Friday favourites: July


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The garden here is really beginning to mature and fill in, now that it is some five years old.  Walking round this morning, after so much rain last night, these were my favourite sights.


The Aeoniums were looking fabulous with raindrops this morning.  This is Aeonium velour.  I have to overwinter them in the house and by the time it is safe, frost free from about mid-May the Aeoniums tend to look rather puny and pale.  They like the heat but in particular they need good sunlight.  That is perhaps why they do so well in coastal locations.  By July they are really looking as they should, sumptuous, richly coloured and succulent.  I really love them.


This near black Aeonium is Aeonium cyclops so named I guess because its central ‘eye’ keeps green.  This is one of my favourites as I appreciate the contrast in colour and think it is even more interesting than the black Aeonium zwartkop.

Strong colour in the garden is growing on me and this combination is not for everyone perhaps but I really like it.IMG_8602

These are the unopened petals of Crocosmia Lucifer dripping in rainwater against a pink backdrop of img_8457Penstemon Garnet.

Right it is time for a glass of something delicious. Cheers. D.

In a vase on Monday: tall


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I am drawn towards tall, see-through type plants and this little grouping are the type of plants I mean.

Lined up in my old test tube style vase. For those of you who like to know these things it is Vase d’Avril by TseTse Associates.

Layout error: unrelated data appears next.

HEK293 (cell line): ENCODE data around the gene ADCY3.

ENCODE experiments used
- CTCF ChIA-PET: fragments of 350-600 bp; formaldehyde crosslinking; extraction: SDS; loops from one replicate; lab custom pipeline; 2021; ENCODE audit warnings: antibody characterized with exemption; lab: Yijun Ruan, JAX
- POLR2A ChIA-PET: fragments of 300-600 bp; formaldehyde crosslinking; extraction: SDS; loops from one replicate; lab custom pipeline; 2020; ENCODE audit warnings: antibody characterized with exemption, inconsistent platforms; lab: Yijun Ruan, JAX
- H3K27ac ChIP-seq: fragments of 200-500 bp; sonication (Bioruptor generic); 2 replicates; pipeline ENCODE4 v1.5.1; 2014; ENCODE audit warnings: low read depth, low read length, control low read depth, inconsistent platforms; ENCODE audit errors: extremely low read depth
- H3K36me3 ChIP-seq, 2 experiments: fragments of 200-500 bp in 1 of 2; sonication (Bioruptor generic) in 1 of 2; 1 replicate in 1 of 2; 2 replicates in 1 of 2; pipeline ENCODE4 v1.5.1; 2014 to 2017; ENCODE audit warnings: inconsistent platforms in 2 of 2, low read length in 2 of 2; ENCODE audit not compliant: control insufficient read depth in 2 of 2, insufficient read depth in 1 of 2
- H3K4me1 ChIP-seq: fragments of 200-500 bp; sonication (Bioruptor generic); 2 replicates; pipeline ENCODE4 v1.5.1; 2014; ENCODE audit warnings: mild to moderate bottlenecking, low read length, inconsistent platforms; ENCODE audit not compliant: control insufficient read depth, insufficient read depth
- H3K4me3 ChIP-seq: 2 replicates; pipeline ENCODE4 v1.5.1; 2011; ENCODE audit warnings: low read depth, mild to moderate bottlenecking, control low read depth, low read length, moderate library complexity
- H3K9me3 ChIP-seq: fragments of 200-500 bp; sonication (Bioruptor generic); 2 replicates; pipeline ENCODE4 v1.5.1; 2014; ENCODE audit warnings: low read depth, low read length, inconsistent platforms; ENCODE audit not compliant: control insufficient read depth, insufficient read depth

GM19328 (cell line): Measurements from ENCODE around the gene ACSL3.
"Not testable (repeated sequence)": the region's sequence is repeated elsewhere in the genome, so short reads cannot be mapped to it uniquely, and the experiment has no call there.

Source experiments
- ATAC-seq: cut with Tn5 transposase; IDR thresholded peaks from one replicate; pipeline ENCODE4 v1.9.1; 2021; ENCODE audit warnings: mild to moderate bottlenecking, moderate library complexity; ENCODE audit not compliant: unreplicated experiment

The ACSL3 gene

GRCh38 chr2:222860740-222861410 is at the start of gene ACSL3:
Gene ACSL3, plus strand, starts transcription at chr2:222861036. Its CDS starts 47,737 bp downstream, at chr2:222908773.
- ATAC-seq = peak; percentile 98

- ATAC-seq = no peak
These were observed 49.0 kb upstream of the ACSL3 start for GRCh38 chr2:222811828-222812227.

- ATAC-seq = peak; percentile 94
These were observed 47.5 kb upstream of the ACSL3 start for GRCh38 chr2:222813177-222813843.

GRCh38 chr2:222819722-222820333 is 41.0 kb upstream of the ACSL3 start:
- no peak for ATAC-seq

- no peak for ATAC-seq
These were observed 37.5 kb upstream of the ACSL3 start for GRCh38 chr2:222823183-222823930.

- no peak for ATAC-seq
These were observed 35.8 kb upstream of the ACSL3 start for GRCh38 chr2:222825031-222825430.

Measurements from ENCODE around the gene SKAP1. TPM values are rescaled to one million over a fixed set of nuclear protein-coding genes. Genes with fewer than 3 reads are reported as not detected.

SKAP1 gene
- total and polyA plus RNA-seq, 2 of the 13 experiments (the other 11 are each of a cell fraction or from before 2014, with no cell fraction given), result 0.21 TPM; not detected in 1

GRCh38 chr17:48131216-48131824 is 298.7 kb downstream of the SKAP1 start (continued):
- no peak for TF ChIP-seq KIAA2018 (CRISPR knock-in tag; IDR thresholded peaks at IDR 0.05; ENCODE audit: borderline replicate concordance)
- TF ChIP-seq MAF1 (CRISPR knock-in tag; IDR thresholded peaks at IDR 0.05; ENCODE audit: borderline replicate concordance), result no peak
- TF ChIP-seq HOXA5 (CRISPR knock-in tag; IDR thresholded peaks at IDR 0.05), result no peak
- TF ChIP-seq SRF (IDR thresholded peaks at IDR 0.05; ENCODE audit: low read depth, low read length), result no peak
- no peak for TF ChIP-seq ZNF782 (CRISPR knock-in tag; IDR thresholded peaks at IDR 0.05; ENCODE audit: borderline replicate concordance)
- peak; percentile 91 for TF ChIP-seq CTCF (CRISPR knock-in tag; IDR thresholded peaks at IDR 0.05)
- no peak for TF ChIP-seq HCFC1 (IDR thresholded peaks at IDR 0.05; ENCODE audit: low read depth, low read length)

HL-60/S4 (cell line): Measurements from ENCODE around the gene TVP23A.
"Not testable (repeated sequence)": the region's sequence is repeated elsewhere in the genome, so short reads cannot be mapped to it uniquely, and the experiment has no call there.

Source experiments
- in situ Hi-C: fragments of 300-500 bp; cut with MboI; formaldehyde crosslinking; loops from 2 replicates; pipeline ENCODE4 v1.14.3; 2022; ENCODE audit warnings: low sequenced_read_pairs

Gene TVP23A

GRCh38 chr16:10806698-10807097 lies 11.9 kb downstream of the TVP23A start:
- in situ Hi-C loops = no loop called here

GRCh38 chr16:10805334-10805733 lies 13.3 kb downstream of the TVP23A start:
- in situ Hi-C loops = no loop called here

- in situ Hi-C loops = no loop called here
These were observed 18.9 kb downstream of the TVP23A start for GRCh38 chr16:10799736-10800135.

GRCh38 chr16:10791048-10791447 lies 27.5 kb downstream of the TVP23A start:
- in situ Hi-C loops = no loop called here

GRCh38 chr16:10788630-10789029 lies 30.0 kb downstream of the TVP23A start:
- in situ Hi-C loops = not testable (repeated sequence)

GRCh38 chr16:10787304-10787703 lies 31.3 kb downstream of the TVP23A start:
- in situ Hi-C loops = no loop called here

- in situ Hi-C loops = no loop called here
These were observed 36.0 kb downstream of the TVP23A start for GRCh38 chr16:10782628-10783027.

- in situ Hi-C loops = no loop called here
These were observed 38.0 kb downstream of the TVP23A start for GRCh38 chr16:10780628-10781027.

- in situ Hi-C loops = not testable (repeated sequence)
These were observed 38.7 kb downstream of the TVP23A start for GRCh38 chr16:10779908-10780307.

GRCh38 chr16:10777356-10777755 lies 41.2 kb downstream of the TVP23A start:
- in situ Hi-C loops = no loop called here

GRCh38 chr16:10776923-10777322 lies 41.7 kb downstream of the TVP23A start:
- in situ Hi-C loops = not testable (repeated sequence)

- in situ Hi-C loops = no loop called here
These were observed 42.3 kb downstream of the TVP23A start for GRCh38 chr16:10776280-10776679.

In the tubes are Verbena bonariensis, Allium sphaerophalon, Persicaria amplexcaulis Firetail and a stem from Sanguisorba. Less tall is Astrantia which on close inspection has claret centre markings which link well with the others.

Claret centre in the Astrantia

There is a movement to these types of plants. Even static when seen from above you can see the hither and thither way they have about them.

These are my flowers this Monday joining Cathy and her friends from all over the blogosphere. Not sure if that is the correct use of the term but it sounds right.

Wishing you a good week, wherever you are and thanks for reading.D.

In a vase on Monday: no fluff needed


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Sometimes flowers are so beautiful or so striking they can carry a vase on its own. I am talking about the ubiquitous Hydrangea arborescens Annabelle.

To my mind and eye, nothing further is needed. Well water of course but you know what I mean.


The shades of green, the masses of tiny flowers, the imperfect spheres.


Are these slightly early this year? I think perhaps they are. In any event they are very welcome and appreciated for their calming shades of green. I have been given these stems from a friend who has lots and lots in her walled garden. Gardeners are generous folk, don’t you think?

Anyway I am loving them and enjoying their presence in my living room.

This is my vase on Monday and probably for every day this week as they will last well.

Joining Cathy and bloggers from far and wide. If you have something to put in vase from your garden, do take a picture and share it with us and link it back to Cathy’s blog.

Have a good week wherever you are and thanks for reading. D.

Six on Saturday: 27/6/20


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The month of June is progressing too quickly for my liking. I want it to slow a little so we can savour the summer, the long hours of daylight, the weather. It’s been said before but I for one would like an endless summer.

Maybe not if it is 31 degrees though!

My six today to share with you and our host The Propagator are a snapshot of the season in my garden.

Sisyrinchium Quaint and Queer

These tiny flowers are a favourite of mine not least because they are quaint and definitely a queer colour. Don’t be distracted by the foliage, that is from a neighbouring box plant. Q&Q has typical strap leaves of a Sisyrinchium.

Nigella papillosa African Bride

Grown from seed these are much bigger than a regular Nigella. My new favourite I think. Good white petals and dark black centres. Good in a vase.